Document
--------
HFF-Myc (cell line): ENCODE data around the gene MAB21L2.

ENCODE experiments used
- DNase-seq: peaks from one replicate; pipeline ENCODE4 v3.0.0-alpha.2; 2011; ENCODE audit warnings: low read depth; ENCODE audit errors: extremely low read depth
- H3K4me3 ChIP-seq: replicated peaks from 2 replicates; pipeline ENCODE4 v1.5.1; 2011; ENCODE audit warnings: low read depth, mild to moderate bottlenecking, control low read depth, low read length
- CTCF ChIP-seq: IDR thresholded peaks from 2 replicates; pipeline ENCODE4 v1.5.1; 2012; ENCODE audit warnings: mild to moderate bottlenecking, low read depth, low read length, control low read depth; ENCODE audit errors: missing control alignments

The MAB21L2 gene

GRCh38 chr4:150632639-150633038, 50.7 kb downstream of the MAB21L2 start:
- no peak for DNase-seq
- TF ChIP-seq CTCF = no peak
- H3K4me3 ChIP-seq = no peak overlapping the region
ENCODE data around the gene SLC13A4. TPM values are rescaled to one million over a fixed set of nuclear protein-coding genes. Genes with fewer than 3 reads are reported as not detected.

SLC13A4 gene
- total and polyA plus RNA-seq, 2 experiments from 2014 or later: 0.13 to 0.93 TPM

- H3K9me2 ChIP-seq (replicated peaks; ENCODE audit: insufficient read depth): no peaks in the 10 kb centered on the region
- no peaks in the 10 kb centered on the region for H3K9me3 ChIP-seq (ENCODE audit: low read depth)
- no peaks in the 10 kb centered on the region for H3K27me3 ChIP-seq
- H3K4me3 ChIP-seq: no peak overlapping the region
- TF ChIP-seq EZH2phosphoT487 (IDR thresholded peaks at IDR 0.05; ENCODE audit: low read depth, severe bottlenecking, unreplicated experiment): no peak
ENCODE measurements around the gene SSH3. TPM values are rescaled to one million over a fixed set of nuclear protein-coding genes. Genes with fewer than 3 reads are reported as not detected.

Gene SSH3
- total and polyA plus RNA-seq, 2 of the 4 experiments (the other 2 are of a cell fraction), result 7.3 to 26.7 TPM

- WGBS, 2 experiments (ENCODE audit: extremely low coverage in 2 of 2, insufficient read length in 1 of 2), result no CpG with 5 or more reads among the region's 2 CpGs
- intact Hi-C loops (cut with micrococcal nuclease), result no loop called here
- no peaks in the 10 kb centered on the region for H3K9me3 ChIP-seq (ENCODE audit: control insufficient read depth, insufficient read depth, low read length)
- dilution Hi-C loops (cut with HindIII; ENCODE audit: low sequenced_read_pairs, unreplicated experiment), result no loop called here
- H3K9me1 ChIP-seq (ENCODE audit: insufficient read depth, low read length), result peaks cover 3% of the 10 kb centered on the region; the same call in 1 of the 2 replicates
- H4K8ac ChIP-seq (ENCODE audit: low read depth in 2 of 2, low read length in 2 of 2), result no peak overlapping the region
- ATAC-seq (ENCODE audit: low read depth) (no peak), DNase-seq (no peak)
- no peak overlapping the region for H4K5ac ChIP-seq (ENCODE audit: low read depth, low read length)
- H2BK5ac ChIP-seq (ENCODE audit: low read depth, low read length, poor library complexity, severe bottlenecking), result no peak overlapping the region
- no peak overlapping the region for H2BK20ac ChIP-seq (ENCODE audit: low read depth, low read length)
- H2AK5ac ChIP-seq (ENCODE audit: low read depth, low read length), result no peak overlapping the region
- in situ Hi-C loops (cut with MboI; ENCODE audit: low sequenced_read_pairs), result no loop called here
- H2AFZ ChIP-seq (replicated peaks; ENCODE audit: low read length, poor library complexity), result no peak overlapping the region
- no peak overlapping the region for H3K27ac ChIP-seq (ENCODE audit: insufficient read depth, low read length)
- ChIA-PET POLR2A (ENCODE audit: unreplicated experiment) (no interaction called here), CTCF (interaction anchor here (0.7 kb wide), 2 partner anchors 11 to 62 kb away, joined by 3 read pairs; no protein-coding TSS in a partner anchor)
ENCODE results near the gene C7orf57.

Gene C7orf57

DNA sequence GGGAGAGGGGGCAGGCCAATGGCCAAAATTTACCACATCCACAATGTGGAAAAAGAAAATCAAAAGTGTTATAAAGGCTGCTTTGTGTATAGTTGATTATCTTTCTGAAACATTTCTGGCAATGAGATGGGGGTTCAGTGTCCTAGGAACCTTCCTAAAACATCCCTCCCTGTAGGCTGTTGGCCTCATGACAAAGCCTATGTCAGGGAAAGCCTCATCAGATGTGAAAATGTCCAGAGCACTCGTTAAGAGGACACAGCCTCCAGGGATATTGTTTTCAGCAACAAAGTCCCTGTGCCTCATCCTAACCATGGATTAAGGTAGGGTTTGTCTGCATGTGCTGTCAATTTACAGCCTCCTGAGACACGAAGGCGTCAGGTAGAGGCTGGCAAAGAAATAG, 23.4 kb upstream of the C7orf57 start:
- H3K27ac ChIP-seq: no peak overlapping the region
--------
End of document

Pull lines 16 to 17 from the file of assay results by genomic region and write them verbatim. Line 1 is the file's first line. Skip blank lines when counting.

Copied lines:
- no peaks in the 10 kb centered on the region for H3K27me3 ChIP-seq
- H3K4me3 ChIP-seq: no peak overlapping the region